GDC 2012: Apple killing offerwalls has had a big impact on the viability of iOS F2P gaming, says Riptide's Brian Robbins
However, when you're trying to run a development studio, the most important number is your monthly burnrate and cashflow.
That was the conclusion of the talk from Riptide president Brian Robbins at the Smartphone & Tablet Gaming Summit talk entitled 'Life in the Funds Lane'.
What your number?
Providing a quick MBA recap of how to run a business, he said a good rule of thumb is that your monthly burnrate is twice the cost of your salaries (or 1.5x if you can be a cheapskate). The multipler is costs such as rent, hardware, insurance etc.
As an example, four employees, each at $60,000 a year gives a burnrate of around $30,000 to $40,000 a month.
This means that a game development project of three months costs at least $90,000.
But because app stores don't pay out immediately, you have to factor in another 10-12 weeks before you get paid for a project, if successful.
That means that if you're looking to make a game in three months, you actually need $180,000 of funding to cover the cashflow during that period.
"Raising $50,000 is relatively easy, but raising $100,000 is hard," said Robbins.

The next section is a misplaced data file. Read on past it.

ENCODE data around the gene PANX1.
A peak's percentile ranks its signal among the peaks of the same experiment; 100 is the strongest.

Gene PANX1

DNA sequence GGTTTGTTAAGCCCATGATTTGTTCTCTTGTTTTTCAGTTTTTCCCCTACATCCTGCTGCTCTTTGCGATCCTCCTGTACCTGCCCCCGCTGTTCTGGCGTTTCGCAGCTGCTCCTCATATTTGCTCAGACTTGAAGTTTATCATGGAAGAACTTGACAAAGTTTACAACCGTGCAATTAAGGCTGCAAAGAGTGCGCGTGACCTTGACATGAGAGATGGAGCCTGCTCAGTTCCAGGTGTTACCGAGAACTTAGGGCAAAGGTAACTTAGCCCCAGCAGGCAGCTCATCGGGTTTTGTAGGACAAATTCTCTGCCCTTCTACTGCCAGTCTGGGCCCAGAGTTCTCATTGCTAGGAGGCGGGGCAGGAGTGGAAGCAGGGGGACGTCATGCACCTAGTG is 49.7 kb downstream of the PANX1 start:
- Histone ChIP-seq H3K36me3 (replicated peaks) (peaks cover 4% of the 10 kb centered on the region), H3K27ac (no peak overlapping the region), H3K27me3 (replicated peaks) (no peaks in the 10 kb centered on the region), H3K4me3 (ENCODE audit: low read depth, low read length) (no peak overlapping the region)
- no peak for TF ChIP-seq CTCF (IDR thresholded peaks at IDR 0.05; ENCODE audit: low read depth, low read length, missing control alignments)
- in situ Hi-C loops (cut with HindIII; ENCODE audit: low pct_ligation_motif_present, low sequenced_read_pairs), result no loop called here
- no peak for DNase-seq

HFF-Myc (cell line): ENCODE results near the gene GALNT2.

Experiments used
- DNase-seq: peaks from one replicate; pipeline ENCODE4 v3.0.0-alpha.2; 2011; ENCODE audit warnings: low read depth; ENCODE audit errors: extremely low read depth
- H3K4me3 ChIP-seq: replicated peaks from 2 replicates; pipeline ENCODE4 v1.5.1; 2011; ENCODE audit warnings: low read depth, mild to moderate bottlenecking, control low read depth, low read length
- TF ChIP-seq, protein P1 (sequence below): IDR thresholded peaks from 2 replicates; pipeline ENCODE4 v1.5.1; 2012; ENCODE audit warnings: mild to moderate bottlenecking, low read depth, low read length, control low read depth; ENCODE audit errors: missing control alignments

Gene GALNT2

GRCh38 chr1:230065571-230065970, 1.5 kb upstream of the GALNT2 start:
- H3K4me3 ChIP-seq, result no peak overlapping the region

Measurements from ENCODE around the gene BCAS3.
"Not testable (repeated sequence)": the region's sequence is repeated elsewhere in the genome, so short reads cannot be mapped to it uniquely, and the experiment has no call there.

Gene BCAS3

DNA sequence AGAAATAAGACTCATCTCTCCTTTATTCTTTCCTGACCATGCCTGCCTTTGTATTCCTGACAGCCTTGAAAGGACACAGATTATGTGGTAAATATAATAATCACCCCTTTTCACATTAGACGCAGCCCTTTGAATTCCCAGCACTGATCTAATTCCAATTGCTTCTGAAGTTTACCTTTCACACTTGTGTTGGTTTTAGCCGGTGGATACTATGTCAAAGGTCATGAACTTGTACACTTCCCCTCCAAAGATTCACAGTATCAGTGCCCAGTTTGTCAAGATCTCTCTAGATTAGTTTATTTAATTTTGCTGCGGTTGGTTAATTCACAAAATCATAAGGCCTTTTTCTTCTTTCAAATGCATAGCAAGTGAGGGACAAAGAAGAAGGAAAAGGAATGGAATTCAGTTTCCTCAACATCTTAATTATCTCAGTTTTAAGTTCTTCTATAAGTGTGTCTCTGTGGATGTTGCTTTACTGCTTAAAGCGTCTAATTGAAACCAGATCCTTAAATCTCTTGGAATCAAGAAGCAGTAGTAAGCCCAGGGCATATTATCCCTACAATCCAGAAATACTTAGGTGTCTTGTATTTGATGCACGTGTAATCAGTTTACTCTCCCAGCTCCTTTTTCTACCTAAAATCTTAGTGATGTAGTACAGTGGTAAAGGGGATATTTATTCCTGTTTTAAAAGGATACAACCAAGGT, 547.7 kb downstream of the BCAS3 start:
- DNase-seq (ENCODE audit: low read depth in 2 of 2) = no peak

"You have to spend a lot of time meeting people and showing them your game, and dealing with a tug-of-a-war between different publishers and funders."
Shutting off the siphon
There are some areas of development that are easy to fund though; such as raising cash to port a successful iOS game to Android. But finding funding for single platform development is now very difficult.
"iOS-only development is hard. Apple can be a kind of a pain in the ass," Robbins said.
"Offerwalls were huge in 2011, and then Apple killed them, and that has put a huge crimp in available funding for freemium games.
"We have an offerwall in an iOS game for 2 months and we generated more from that offerwall than we have via IAP in six months."
That's one of the reasons that Riptide plans to release its first Android game; offerwalls still being allowed on Android.
Robbins' conclusion was that the easiest development funds to access are those who are interested in porting, marketing and promotion; from companies such as Tapjoy and W3i are looking to build up their platforms.
In contrast, the likes of Gamevil, CrowdStar and TinyCo are running more traditional publisher funds, which means they want to own your IP.
Riptide worked with W3i's AppX fund in 2011, gaining a rate of 10-12c per install compared to an industry average of 20c to 50c; a process Robbins said had worked well.
Other options include crowdfunding, although Robbins wasn't convinced that Kickstarter would be a good option for most mobile developers.